Af­ter be­ing ap­proached by Pat­tin­son about their unique style, the sib­lings de­cided to make the role of Con­nie specif­i­cally for him, and the re­sult is an adren­a­line-pumped watch — as Con­nie races to save his brother and him­self, a se­ries of mishaps sees his mis­sion be­com­ing in­creas­ingly dan­ger­ous.

The film re­ceived a six-minute stand­ing ova­tion fol­low­ing its pre­miere at the Cannes Film Fes­ti­val, with some view­ers call­ing Pat­tin­son’s crit­i­cally-ac­claimed per­for­mance Os­car-wor­thy. So, did get­ting lost in this role come quite nat­u­rally to the ac­tor?

“You al­ways try to (lose your­self in the role),” he sug­gests. “I think just the way Josh and Ron­nie (Bron­stein,

Good Time co-writer) write, and also the way they set up the set... the en­tire en­vi­ron­ment when you’re shoot­ing, it’s just a much wider scope than you nor­mally find.”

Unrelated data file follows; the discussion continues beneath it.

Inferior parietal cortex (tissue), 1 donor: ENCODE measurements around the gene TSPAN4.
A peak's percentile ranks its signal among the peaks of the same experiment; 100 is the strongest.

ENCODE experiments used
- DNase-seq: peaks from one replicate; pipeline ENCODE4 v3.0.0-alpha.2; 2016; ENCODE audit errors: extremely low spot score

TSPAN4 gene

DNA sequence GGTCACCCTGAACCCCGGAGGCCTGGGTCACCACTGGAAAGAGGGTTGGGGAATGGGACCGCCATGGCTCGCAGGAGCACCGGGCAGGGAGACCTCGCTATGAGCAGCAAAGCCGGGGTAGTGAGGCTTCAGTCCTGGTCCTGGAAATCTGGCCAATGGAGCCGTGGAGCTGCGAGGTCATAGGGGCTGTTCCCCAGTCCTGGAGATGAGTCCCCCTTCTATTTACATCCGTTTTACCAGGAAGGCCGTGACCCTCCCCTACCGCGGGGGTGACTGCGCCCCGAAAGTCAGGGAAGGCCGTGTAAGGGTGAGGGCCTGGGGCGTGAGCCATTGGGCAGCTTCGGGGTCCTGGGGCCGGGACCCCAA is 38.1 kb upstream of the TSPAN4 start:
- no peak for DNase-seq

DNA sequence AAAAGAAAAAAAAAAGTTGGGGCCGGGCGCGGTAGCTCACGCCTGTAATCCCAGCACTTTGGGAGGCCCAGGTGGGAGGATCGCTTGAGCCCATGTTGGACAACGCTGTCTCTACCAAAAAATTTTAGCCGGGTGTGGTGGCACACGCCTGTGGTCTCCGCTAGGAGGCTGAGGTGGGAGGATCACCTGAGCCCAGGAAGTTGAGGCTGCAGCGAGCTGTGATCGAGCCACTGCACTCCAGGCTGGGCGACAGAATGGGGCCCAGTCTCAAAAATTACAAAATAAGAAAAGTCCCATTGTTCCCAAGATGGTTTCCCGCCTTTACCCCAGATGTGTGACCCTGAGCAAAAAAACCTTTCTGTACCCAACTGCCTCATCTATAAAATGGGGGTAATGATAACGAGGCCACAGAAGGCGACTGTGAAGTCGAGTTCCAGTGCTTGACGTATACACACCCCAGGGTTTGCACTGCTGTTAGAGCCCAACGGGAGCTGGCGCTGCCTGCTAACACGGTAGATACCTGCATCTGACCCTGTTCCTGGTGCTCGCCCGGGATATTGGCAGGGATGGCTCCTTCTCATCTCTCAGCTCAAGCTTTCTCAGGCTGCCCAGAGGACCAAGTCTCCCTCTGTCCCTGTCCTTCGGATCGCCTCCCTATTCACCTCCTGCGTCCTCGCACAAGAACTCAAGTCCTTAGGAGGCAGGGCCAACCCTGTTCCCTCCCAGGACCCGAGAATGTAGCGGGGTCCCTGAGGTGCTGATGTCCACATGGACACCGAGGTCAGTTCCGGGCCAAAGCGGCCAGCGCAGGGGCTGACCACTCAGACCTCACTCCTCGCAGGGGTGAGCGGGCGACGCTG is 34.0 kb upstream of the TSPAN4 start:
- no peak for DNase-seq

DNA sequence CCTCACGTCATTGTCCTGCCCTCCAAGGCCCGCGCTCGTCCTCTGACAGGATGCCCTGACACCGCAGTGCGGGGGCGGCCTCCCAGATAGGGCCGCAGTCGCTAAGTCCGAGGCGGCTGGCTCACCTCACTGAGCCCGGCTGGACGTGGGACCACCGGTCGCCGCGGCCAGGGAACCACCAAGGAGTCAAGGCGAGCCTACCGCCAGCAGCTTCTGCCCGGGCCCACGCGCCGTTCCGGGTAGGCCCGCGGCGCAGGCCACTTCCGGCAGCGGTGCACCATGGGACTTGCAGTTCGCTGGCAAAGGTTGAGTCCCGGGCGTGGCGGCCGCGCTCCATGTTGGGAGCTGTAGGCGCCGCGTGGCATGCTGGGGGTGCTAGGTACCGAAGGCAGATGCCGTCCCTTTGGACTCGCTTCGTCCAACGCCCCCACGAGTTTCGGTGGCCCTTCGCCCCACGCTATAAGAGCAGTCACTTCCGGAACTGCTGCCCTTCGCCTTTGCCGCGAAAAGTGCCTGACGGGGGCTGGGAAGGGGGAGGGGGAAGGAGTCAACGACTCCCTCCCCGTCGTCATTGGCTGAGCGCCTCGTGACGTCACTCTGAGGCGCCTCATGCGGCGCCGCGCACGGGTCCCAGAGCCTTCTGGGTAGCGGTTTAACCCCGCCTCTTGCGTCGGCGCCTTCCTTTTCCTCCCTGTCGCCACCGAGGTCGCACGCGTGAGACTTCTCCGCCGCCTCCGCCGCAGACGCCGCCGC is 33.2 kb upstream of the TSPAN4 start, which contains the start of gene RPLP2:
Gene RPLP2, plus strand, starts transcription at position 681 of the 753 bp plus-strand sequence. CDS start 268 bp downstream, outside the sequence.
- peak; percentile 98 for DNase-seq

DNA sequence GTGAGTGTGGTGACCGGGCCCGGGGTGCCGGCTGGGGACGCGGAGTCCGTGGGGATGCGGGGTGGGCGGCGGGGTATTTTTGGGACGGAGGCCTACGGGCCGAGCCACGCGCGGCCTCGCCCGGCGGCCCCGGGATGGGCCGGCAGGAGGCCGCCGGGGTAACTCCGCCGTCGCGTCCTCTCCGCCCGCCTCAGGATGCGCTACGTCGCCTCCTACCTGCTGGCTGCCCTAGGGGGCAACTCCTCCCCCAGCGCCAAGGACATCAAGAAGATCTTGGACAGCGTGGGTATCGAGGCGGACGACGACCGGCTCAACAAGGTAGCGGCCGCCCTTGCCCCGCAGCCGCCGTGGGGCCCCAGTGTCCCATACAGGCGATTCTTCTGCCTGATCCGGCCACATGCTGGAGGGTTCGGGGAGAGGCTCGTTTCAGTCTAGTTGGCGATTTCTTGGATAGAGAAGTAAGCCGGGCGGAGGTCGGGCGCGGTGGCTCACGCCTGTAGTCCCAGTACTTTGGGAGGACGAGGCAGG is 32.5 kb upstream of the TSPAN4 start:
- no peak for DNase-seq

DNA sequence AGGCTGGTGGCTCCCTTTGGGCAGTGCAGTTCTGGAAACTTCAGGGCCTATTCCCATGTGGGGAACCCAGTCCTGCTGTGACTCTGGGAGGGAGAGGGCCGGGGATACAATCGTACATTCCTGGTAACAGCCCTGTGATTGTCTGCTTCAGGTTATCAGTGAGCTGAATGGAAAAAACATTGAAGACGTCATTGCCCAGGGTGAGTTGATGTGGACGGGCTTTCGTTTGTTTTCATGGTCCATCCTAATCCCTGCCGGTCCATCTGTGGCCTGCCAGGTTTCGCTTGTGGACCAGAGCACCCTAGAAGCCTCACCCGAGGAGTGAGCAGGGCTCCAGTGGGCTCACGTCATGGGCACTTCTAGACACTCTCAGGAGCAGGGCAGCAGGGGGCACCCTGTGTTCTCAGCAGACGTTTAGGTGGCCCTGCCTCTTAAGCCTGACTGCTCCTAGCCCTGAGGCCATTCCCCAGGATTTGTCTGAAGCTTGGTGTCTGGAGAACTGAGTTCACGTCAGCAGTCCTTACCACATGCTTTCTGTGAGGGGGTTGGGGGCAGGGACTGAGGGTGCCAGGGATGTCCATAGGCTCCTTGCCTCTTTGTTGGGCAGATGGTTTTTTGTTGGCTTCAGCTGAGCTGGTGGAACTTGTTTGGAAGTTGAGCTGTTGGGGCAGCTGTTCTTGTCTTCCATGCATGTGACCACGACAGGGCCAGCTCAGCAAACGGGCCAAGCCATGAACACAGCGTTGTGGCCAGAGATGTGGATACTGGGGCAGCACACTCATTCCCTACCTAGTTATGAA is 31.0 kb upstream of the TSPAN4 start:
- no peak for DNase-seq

He con­tin­ues: “And also the en­ergy that every­one has on the crew, it never re­ally felt like the movie world ended.

“Nor­mally you do a take and every­one’s on In­sta­gram and ‘Blah blah blah’... Whereas with this, every­one in the crew felt like they were in it, so you didn’t re­ally break char­ac­ter that much.”

Pat­tin­son be­came pre­pared for any­thing when on set — of­ten be­ing handed di­a­logue which had been scripted just five min­utes ear­lier.

The Safdie broth­ers’ film­ing ap­proach is so hands-on they once blocked a four-lane street to­gether in the mid­dle of the day, to shoot a chase which they didn’t have per­mits for, the ac­tor re­calls.

“There were so many oc­ca­sions when they were fear­less like that,” he adds of the unique di­rec­tors.

So, while Pat­tin­son may of­ten shy away from the ex­cite­ment of show­biz life, it seems the fre­neti­cism of the Safdie broth­ers’ shoot­ing style is some­thing he ad­mires.

“They are peo­ple who thrive on chaos, which is a special qual­ity for di­rec­tors to have,” he says.

“Some­times I won­der if they’re in­duc­ing the chaos them­selves be­cause they seem to en­joy it so much.

“They have the magic com­bi­na­tion of ex­treme con­fi­dence in them­selves and the abil­ity to back it up, which is rare.”

Good Time is re­leased on Fri­day

Pic­ture: PA Photo/ Cur­zon Ar­ti­fi­cial Eye

Robert Pat­tin­son as Con­nie Nikas in his lat­est film, Good Time.